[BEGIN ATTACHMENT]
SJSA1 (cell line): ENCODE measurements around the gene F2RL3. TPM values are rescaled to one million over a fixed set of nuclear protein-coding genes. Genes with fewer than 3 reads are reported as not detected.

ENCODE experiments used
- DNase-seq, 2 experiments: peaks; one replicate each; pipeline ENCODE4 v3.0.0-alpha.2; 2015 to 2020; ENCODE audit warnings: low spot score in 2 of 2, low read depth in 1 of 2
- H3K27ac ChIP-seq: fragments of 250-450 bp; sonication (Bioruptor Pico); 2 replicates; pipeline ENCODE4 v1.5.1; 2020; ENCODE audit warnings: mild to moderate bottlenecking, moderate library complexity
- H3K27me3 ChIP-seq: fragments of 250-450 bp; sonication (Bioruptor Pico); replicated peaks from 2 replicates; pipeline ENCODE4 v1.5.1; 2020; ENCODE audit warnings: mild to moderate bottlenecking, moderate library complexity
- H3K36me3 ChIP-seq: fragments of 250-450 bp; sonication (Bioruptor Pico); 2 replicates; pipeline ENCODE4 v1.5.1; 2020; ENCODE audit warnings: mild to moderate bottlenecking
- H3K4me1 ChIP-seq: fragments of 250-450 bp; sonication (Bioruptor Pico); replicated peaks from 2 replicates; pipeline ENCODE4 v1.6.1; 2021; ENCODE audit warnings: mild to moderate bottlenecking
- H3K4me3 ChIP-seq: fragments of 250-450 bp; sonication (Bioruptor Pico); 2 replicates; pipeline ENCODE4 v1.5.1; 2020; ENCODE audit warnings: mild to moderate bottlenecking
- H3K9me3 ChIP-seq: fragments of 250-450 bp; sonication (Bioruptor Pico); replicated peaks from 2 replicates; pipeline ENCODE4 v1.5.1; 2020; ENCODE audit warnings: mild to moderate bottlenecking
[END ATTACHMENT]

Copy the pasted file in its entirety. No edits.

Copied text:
SJSA1 (cell line): ENCODE measurements around the gene F2RL3. TPM values are rescaled to one million over a fixed set of nuclear protein-coding genes. Genes with fewer than 3 reads are reported as not detected.

ENCODE experiments used
- DNase-seq, 2 experiments: peaks; one replicate each; pipeline ENCODE4 v3.0.0-alpha.2; 2015 to 2020; ENCODE audit warnings: low spot score in 2 of 2, low read depth in 1 of 2
- H3K27ac ChIP-seq: fragments of 250-450 bp; sonication (Bioruptor Pico); 2 replicates; pipeline ENCODE4 v1.5.1; 2020; ENCODE audit warnings: mild to moderate bottlenecking, moderate library complexity
- H3K27me3 ChIP-seq: fragments of 250-450 bp; sonication (Bioruptor Pico); replicated peaks from 2 replicates; pipeline ENCODE4 v1.5.1; 2020; ENCODE audit warnings: mild to moderate bottlenecking, moderate library complexity
- H3K36me3 ChIP-seq: fragments of 250-450 bp; sonication (Bioruptor Pico); 2 replicates; pipeline ENCODE4 v1.5.1; 2020; ENCODE audit warnings: mild to moderate bottlenecking
- H3K4me1 ChIP-seq: fragments of 250-450 bp; sonication (Bioruptor Pico); replicated peaks from 2 replicates; pipeline ENCODE4 v1.6.1; 2021; ENCODE audit warnings: mild to moderate bottlenecking
- H3K4me3 ChIP-seq: fragments of 250-450 bp; sonication (Bioruptor Pico); 2 replicates; pipeline ENCODE4 v1.5.1; 2020; ENCODE audit warnings: mild to moderate bottlenecking
- H3K9me3 ChIP-seq: fragments of 250-450 bp; sonication (Bioruptor Pico); replicated peaks from 2 replicates; pipeline ENCODE4 v1.5.1; 2020; ENCODE audit warnings: mild to moderate bottlenecking